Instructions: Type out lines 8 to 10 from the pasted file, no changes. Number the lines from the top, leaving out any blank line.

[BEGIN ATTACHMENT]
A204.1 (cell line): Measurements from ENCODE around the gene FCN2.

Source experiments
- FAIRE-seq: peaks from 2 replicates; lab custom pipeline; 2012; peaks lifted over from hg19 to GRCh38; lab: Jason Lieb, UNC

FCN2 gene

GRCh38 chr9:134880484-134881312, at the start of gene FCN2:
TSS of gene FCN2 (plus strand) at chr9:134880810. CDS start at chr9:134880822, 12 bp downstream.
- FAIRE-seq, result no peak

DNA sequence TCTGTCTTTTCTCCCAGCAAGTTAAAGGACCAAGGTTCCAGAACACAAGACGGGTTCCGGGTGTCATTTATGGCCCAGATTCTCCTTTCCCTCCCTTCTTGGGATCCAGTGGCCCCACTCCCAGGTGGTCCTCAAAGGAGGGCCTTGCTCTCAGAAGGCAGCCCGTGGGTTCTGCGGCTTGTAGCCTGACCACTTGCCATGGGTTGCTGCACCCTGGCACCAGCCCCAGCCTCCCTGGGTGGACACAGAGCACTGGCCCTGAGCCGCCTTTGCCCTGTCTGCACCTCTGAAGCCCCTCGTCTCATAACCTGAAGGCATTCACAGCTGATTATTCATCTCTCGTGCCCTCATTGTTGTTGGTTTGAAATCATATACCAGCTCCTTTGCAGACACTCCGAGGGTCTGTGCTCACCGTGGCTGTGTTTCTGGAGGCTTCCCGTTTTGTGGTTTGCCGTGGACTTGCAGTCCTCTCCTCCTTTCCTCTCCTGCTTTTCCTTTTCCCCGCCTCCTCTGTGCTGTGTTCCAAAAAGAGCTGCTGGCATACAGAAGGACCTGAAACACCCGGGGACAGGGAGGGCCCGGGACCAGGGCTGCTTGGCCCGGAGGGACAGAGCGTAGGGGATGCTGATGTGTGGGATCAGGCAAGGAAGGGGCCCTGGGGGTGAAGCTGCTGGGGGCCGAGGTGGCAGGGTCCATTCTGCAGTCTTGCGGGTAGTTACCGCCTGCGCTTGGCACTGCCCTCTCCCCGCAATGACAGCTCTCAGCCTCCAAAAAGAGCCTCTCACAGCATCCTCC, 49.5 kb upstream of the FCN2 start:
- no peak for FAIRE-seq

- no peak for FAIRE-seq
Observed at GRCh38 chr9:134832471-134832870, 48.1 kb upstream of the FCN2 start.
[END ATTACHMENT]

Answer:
DNA sequence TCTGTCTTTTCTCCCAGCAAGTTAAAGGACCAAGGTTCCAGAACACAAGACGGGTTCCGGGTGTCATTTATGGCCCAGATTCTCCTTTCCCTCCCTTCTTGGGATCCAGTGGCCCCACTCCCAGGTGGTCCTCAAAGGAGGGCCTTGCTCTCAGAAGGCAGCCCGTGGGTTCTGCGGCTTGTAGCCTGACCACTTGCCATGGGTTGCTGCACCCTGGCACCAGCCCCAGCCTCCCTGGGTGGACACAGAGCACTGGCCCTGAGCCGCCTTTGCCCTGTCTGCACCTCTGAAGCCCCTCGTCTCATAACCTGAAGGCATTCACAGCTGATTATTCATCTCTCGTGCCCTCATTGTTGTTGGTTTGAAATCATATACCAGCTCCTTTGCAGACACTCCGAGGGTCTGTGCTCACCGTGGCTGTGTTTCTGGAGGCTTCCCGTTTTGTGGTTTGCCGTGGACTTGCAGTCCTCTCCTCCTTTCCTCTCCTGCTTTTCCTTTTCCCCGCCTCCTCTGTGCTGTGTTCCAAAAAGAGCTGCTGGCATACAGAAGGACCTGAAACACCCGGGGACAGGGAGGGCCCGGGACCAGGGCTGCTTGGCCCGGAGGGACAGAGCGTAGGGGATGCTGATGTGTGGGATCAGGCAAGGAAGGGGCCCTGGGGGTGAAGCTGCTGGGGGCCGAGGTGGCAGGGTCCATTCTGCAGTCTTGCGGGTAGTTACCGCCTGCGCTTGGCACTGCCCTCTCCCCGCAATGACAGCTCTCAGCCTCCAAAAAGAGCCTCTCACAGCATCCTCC, 49.5 kb upstream of the FCN2 start:
- no peak for FAIRE-seq

- no peak for FAIRE-seq